George Brock subverts The Times paywall by 'stealing' his own article
An interesting blog post from George Brock today, who has republished in full an article of his that had been placed behind The Times paywall. Brock says:
"Let's be clear why I doing this test. I'm not against charging for editorial content, just as I'm not against paying cash for a printed paper. Copywright belongs to the paper since the review was commissioned and submitted normally."
He goes on to argue that:
"A newspaper website is simultaneously a rolling news site and a huge data mountain, an encyclopaedia of current affairs, frequently updated. While a newspaper has a legal right to restrict access to all of that material as one whole bundle, this can't be the best way to go in the future. If charging is going to be part of the survival of quality journalism, something more flexible and agile is required. Digital technology allows journalism which was packaged together in print to be 'unbundled'."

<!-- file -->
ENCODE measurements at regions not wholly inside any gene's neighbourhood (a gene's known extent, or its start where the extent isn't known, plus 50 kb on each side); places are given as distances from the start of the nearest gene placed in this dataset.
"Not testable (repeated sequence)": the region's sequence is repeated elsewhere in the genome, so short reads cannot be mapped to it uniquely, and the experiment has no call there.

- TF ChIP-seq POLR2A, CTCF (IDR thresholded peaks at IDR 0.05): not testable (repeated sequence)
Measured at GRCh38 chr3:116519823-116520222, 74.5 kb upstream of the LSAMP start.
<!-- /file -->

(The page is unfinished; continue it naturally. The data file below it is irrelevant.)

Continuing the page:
His answer is to voluntarily 'unbundle' his own piece, a review of Clay Shirky's "Cognitive Surplus" book. One wonders what that will do to his chances of future commissions form the paper.
This is a stark contrast to how we are operating at The Guardian. If Brock had written the review and it had appeared on guardian.co.uk, he would have been able to republish it on his blog using the Open Platform API, similar to the way that Baby Barista does.
He'd have been able to reproduce it with a clear conscience about copyright, and the advertising & tracking code that the article carried would allow The Guardian to benefit from the republishing.
There is more than one model of getting people to pay for digital journalism online than the one-size-fits-all "extreme paywall" that Brock is trying to subvert.